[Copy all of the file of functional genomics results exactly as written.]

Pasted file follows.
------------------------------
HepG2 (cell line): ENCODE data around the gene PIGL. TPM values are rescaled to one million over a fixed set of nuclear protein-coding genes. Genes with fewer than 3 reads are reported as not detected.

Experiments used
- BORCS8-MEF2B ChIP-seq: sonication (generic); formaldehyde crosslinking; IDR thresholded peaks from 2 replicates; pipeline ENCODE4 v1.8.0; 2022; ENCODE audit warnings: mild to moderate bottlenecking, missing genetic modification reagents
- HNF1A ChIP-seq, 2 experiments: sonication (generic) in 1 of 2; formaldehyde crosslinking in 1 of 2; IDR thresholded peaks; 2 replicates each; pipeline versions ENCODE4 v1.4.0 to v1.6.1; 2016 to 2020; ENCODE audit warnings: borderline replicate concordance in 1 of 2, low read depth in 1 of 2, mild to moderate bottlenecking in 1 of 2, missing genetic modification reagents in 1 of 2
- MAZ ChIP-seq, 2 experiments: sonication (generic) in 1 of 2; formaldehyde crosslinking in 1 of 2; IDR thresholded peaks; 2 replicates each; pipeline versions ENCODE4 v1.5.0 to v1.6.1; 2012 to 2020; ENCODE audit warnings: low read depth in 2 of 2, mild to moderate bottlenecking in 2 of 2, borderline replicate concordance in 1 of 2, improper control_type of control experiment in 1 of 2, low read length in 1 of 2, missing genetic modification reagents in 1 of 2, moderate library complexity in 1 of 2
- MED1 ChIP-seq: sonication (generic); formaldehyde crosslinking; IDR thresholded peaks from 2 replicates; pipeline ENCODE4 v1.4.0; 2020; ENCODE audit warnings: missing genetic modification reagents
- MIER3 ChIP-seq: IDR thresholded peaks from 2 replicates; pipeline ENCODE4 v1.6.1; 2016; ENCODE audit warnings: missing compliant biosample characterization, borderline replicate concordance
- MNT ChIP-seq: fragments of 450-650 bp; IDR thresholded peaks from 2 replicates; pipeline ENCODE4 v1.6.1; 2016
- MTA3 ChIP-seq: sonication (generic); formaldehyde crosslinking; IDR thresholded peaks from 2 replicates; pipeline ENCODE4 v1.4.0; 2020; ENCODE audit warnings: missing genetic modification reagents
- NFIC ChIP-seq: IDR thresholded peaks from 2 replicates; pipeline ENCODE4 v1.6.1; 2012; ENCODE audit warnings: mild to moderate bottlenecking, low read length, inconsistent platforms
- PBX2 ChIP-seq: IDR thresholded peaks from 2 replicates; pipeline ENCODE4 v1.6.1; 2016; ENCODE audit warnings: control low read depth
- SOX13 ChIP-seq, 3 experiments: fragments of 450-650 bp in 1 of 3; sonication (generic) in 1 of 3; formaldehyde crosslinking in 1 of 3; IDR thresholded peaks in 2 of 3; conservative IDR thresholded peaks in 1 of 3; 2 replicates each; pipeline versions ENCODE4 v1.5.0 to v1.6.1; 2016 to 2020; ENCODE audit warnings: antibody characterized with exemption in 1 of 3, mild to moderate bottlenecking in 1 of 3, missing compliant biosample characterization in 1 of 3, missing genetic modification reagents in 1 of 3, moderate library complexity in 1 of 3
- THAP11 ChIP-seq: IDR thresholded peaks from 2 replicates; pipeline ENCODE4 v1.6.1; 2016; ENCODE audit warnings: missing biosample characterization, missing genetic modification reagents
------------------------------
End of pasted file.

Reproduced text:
HepG2 (cell line): ENCODE data around the gene PIGL. TPM values are rescaled to one million over a fixed set of nuclear protein-coding genes. Genes with fewer than 3 reads are reported as not detected.

Experiments used
- BORCS8-MEF2B ChIP-seq: sonication (generic); formaldehyde crosslinking; IDR thresholded peaks from 2 replicates; pipeline ENCODE4 v1.8.0; 2022; ENCODE audit warnings: mild to moderate bottlenecking, missing genetic modification reagents
- HNF1A ChIP-seq, 2 experiments: sonication (generic) in 1 of 2; formaldehyde crosslinking in 1 of 2; IDR thresholded peaks; 2 replicates each; pipeline versions ENCODE4 v1.4.0 to v1.6.1; 2016 to 2020; ENCODE audit warnings: borderline replicate concordance in 1 of 2, low read depth in 1 of 2, mild to moderate bottlenecking in 1 of 2, missing genetic modification reagents in 1 of 2
- MAZ ChIP-seq, 2 experiments: sonication (generic) in 1 of 2; formaldehyde crosslinking in 1 of 2; IDR thresholded peaks; 2 replicates each; pipeline versions ENCODE4 v1.5.0 to v1.6.1; 2012 to 2020; ENCODE audit warnings: low read depth in 2 of 2, mild to moderate bottlenecking in 2 of 2, borderline replicate concordance in 1 of 2, improper control_type of control experiment in 1 of 2, low read length in 1 of 2, missing genetic modification reagents in 1 of 2, moderate library complexity in 1 of 2
- MED1 ChIP-seq: sonication (generic); formaldehyde crosslinking; IDR thresholded peaks from 2 replicates; pipeline ENCODE4 v1.4.0; 2020; ENCODE audit warnings: missing genetic modification reagents
- MIER3 ChIP-seq: IDR thresholded peaks from 2 replicates; pipeline ENCODE4 v1.6.1; 2016; ENCODE audit warnings: missing compliant biosample characterization, borderline replicate concordance
- MNT ChIP-seq: fragments of 450-650 bp; IDR thresholded peaks from 2 replicates; pipeline ENCODE4 v1.6.1; 2016
- MTA3 ChIP-seq: sonication (generic); formaldehyde crosslinking; IDR thresholded peaks from 2 replicates; pipeline ENCODE4 v1.4.0; 2020; ENCODE audit warnings: missing genetic modification reagents
- NFIC ChIP-seq: IDR thresholded peaks from 2 replicates; pipeline ENCODE4 v1.6.1; 2012; ENCODE audit warnings: mild to moderate bottlenecking, low read length, inconsistent platforms
- PBX2 ChIP-seq: IDR thresholded peaks from 2 replicates; pipeline ENCODE4 v1.6.1; 2016; ENCODE audit warnings: control low read depth
- SOX13 ChIP-seq, 3 experiments: fragments of 450-650 bp in 1 of 3; sonication (generic) in 1 of 3; formaldehyde crosslinking in 1 of 3; IDR thresholded peaks in 2 of 3; conservative IDR thresholded peaks in 1 of 3; 2 replicates each; pipeline versions ENCODE4 v1.5.0 to v1.6.1; 2016 to 2020; ENCODE audit warnings: antibody characterized with exemption in 1 of 3, mild to moderate bottlenecking in 1 of 3, missing compliant biosample characterization in 1 of 3, missing genetic modification reagents in 1 of 3, moderate library complexity in 1 of 3
- THAP11 ChIP-seq: IDR thresholded peaks from 2 replicates; pipeline ENCODE4 v1.6.1; 2016; ENCODE audit warnings: missing biosample characterization, missing genetic modification reagents